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Birch: An efficient data clustering method for very large databases. By Tian Zhang, Raghu Ramakrishnan. Presented by Hung Lai. Outline. What is data clustering Data clustering applications Previous Approaches and problems Birch’s Goal Clustering Feature Birch clustering algorithm

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birch an efficient data clustering method for very large databases

Birch: An efficient data clustering method for very large databases

By Tian Zhang, Raghu Ramakrishnan

Presented by Hung Lai

outline
Outline
  • What is data clustering
  • Data clustering applications
  • Previous Approaches and problems
  • Birch’s Goal
  • Clustering Feature
  • Birch clustering algorithm
  • Experiment results and conclusion
what is data clustering
What is Data Clustering?
  • A cluster is a closely-packed group.
  • A collection of data objects that are similar to one another and treated collectively as a group.
  • Data Clustering is the partitioning of a dataset into clusters
data clustering
Data Clustering
  • Helps understand the natural grouping or structure in a dataset
  • Provided a large set of multidimensional data
    • Data space is usually not uniformly occupied
    • Identify the sparse and crowded places
    • Helps visualization
some clustering applications
Some Clustering Applications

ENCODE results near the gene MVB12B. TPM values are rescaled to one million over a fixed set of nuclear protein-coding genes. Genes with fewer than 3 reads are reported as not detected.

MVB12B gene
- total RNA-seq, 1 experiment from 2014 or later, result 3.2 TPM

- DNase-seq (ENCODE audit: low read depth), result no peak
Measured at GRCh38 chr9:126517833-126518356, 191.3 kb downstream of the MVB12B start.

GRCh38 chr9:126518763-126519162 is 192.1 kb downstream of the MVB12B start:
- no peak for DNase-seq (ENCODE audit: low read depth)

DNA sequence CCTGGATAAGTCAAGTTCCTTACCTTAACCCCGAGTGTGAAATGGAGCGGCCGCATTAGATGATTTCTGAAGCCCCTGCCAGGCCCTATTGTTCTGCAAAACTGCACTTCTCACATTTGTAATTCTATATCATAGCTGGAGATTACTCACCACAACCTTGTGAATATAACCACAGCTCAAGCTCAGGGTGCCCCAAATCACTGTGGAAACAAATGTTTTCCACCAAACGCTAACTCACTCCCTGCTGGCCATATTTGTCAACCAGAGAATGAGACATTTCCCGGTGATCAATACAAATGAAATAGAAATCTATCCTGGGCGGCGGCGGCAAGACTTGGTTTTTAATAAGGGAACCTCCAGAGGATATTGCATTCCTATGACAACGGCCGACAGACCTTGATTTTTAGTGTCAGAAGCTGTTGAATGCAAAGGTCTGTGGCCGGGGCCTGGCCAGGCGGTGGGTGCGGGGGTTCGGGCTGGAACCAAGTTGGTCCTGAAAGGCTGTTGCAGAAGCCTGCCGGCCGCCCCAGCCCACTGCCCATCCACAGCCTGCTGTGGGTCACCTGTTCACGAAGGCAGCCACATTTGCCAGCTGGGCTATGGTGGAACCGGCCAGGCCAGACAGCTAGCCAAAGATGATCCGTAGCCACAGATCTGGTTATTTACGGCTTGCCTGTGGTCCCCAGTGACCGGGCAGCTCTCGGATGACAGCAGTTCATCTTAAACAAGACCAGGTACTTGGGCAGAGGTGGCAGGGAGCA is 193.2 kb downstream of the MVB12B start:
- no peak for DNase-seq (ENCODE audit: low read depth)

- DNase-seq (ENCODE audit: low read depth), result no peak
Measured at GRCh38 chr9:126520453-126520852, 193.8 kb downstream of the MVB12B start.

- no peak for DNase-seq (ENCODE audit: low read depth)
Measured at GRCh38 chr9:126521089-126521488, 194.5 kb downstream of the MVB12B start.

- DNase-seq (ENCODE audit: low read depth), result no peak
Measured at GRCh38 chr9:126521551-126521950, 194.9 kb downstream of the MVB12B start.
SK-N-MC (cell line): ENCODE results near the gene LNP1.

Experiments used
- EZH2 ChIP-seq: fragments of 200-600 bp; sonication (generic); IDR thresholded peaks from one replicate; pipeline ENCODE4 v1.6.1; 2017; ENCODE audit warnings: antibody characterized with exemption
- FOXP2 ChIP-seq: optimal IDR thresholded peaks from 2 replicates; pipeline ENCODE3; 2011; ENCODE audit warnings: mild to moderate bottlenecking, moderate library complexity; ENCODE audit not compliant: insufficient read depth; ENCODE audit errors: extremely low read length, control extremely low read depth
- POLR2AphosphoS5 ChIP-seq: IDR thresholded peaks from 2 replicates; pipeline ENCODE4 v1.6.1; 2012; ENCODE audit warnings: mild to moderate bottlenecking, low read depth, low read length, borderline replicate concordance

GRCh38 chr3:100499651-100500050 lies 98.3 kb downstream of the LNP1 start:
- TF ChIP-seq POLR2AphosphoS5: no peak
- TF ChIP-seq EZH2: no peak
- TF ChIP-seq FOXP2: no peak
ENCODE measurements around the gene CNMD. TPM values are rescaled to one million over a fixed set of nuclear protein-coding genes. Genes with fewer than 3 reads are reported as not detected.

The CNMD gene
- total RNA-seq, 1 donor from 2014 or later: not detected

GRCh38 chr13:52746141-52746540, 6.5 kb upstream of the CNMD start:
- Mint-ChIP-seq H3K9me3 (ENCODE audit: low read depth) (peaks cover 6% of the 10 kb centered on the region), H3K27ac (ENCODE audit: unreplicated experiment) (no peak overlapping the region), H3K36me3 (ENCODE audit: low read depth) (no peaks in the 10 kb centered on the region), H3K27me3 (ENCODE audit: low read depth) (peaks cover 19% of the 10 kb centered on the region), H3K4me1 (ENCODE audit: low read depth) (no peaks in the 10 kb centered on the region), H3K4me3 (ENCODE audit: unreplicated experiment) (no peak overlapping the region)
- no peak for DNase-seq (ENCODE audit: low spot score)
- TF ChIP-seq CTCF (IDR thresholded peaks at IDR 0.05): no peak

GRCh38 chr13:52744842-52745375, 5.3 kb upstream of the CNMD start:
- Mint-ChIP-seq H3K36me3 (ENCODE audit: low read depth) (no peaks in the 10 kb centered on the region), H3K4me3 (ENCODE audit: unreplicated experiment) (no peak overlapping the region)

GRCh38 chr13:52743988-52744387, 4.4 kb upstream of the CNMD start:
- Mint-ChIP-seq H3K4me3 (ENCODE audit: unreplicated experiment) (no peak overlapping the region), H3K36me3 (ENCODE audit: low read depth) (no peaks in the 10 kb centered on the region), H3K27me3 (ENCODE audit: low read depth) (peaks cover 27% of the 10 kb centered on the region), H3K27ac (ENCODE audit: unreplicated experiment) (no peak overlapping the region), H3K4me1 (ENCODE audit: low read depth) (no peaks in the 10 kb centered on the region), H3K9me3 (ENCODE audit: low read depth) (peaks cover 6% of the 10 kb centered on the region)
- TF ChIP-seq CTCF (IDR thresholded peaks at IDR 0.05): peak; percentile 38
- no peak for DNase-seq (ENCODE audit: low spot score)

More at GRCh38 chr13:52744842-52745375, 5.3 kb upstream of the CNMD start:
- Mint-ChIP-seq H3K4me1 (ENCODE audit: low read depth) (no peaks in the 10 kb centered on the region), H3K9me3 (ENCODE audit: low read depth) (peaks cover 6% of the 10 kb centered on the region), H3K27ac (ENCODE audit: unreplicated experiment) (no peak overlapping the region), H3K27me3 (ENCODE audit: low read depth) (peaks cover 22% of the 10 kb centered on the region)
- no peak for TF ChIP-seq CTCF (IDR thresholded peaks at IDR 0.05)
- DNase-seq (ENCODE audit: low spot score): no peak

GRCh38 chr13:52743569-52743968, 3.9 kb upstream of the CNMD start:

• Biology – building groups of genes with related patterns
  • Marketing – partition the population of consumers to market segments
  • Division of WWW pages into genres.
  • Image segmentations – for object recognition
  • Land use – Identification of areas of similar land use from satellite images
  • Insurance – Identify groups of policy holders with high average claim cost
data clustering previous approaches
Data Clustering – previousapproaches
  • Probability based (Machine learning): make wrong assumption that distributions on attributes are independent on each other
  • Probability representations of clusters are expensive
approaches
Approaches

Distance Based (statistics)

  • Must be a distance metric between two items
  • Assumes that all data points are in memory and can be scanned frequently
  • Ignores the fact that not all data points are equally important
  • Close data points are not gathered together
  • Inspects all data points on multiple iterations

These approaches do not deal with dataset and memory size issues!

clustering parameters
Clustering parameters
  • Centroid – Euclidian center
  • Radius – average distance to center
  • Diameter – average pair wise difference within a cluster

Radius and diameter are measures of the tightness of a cluster around its center. We wish to keep these low.

clustering parameters1
Clustering parameters
  • Other measurements (like the Euclidean distance of the centroids of two clusters) will measure how far away two clusters are.
  • A good quality clustering will produce high intra-clustering and low interclustering
  • A good quality clustering can help find hidden patterns
birch s goals
Birch’s goals:
  • Minimize running time and data scans, thus formulating the problem for large databases
  • Clustering decisions made without scanning the whole data
  • Exploit the non uniformity of data – treat dense areas as one, and remove outliers (noise)
clustering features cf
Clustering Features (CF)
  • CF is a compact storage for data on points in a cluster
  • Has enough information to calculate the intra-cluster distances